Day By Day© by Chris Muir.

Friday, December 09, 2005

What's it mean when you can't tolerate even pretend good defeating pretend evil?

The critics agree: the Narnia movie is a rip-roaring success of a film. Here, for example, is the San Francisco Chronicle reviewer, a guy who tends to like movies that have women with big breasts and speak artsy words:

Like "The Lord of the Rings," C.S. Lewis' "The Chronicles of Narnia: The Lion, the Witch and the Wardrobe" was the product of a Great Britain that had just been through a war of survival. The story neither was about World War II, nor was it an allegory for it, and yet it was informed by the moral absolutes and challenges of the wartime period: There's the presence of darkest evil, which can't be avoided but must be faced head-on. There's the grim understanding that sacrifice is necessary, that whole worlds are riding on the actions of a handful of individuals. And, in the presence of a wickedness so complete as to be supernatural, there's faith in absolute goodness. It's a work of profound ambition, and, in adapting it for the screen, the makers of "The Chronicles of Narnia" don't shy away from its demands. Rather than reduce the novel to a fairy tale, they take up Lewis' challenge and make a film that deals with the spiritual underpinnings of existence, i.e., the meaning of life. Except for "The Lord of the Rings" trilogy, there's no philosophical precedent for this kind of film in recent cinema: The idea that life might even have an ultimate meaning goes against the modern trend. Yet this film in no way stands in the trilogy's shadow. It may lack the scale of "The Lord of the Rings," but it matches it in emotional impact, and, unlike its big brother, it never once gets lost in its special effects. It's a movie of intelligence and power, of beauty, universality and largeness of spirit.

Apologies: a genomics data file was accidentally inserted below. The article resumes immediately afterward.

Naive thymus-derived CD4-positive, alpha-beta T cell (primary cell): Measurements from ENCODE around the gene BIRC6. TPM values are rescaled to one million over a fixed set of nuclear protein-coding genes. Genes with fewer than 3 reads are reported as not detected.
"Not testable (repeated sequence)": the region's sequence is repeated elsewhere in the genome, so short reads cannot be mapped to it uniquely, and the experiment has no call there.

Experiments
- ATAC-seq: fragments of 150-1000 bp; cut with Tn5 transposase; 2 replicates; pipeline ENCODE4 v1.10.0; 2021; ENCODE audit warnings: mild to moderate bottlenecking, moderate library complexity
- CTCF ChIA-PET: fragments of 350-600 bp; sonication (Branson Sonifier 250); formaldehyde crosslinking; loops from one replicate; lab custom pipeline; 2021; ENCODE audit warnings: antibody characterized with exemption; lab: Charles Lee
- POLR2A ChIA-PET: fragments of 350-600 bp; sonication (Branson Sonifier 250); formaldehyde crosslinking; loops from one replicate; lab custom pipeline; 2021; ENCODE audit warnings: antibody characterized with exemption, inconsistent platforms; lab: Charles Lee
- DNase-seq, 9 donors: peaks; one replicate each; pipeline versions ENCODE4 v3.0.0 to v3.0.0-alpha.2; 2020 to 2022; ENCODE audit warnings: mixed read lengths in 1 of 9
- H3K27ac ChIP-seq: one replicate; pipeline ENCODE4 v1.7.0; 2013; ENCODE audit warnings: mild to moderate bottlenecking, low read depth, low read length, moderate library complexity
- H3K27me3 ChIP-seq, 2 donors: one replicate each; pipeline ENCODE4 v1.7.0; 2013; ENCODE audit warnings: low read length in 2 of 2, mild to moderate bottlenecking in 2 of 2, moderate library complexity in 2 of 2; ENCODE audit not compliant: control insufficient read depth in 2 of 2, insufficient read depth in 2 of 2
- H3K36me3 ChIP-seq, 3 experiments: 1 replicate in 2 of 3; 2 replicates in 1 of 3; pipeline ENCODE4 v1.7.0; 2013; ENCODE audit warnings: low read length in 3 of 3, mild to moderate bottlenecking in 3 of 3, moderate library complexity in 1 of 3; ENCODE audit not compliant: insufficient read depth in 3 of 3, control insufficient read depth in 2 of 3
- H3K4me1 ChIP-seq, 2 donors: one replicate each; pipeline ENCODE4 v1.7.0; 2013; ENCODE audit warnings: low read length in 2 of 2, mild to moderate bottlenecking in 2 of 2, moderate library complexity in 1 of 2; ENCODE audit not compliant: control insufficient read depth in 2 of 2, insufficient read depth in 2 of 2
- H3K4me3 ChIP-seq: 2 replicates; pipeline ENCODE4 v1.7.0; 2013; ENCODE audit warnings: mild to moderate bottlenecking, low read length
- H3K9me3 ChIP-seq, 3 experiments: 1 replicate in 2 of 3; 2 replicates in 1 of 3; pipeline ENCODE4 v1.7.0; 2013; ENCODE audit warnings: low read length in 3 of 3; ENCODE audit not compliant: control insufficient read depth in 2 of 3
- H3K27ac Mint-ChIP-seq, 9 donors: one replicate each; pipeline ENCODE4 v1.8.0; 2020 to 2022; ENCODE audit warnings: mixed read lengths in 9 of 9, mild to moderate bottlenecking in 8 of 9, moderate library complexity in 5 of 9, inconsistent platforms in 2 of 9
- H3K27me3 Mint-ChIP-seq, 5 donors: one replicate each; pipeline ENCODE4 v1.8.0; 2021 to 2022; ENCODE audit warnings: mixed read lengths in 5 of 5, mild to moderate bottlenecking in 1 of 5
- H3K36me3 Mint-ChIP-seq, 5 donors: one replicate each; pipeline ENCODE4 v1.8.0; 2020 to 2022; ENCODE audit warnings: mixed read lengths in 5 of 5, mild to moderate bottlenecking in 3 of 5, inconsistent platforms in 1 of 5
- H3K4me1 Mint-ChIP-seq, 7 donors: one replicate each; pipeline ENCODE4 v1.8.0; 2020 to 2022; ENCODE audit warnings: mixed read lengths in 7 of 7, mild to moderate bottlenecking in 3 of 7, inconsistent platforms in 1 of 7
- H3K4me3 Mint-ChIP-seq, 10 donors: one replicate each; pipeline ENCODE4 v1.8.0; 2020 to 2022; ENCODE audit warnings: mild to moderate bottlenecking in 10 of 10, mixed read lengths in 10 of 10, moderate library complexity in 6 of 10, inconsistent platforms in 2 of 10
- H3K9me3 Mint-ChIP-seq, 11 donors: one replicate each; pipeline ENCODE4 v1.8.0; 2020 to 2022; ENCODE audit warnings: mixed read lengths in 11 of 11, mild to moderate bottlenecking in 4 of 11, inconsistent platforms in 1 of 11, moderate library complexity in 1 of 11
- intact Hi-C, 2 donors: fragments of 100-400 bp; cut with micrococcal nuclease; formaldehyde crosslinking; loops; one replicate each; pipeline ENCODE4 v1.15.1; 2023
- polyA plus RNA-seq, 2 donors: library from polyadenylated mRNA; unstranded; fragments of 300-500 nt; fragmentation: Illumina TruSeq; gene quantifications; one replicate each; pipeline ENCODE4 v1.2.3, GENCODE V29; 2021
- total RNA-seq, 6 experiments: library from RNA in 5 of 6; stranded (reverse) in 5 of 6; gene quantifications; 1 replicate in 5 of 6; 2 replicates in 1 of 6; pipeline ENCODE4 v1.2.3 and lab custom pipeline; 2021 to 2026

Frederica Mathewes-Green is equally impressed, this time because of the movie's religious purity and its fidelity to the book: